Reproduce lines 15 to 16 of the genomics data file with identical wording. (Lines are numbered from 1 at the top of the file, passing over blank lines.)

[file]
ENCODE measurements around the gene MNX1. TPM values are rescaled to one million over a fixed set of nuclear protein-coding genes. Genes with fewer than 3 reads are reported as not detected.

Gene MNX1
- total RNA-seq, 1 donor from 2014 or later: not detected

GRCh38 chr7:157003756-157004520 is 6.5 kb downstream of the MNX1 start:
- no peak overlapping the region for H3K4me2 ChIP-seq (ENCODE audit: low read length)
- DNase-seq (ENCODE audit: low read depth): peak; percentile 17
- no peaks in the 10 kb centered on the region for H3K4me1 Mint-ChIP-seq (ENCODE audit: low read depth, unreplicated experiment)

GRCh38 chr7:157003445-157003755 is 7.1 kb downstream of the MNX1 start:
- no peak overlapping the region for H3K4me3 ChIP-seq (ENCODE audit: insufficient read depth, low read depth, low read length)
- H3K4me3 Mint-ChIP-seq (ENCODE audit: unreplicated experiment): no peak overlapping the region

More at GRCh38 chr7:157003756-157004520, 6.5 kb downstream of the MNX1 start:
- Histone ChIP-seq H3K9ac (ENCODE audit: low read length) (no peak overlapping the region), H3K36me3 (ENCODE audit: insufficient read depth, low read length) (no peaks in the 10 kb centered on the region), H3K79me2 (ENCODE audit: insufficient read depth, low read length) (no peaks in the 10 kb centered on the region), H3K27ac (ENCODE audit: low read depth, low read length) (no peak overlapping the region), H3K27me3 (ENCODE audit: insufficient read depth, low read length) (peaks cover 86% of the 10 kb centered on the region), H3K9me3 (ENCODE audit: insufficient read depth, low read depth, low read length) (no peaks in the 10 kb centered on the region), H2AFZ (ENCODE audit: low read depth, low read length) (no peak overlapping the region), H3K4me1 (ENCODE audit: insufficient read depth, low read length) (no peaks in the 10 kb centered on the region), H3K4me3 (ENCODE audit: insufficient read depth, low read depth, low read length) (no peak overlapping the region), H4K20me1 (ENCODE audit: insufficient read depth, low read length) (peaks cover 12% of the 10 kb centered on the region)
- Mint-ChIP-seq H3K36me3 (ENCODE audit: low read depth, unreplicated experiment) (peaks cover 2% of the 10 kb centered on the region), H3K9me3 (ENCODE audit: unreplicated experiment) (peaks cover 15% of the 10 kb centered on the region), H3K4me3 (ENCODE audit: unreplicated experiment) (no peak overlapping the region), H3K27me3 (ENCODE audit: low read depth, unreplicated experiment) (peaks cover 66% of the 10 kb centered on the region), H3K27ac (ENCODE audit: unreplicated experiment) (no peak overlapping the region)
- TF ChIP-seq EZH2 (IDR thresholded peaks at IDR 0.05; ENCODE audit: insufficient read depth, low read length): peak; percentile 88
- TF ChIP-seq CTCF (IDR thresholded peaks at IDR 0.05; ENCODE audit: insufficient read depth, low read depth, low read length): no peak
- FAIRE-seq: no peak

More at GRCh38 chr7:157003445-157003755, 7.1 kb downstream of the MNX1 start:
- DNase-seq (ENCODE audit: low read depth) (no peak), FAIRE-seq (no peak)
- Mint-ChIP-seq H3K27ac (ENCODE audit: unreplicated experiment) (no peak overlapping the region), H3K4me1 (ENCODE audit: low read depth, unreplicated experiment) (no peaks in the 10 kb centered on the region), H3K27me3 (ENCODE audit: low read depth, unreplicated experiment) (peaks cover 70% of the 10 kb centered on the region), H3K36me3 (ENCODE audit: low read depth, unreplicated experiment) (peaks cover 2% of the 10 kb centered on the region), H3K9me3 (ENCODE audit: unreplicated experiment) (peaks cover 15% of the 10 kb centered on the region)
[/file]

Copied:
- TF ChIP-seq CTCF (IDR thresholded peaks at IDR 0.05; ENCODE audit: insufficient read depth, low read depth, low read length): no peak
- FAIRE-seq: no peak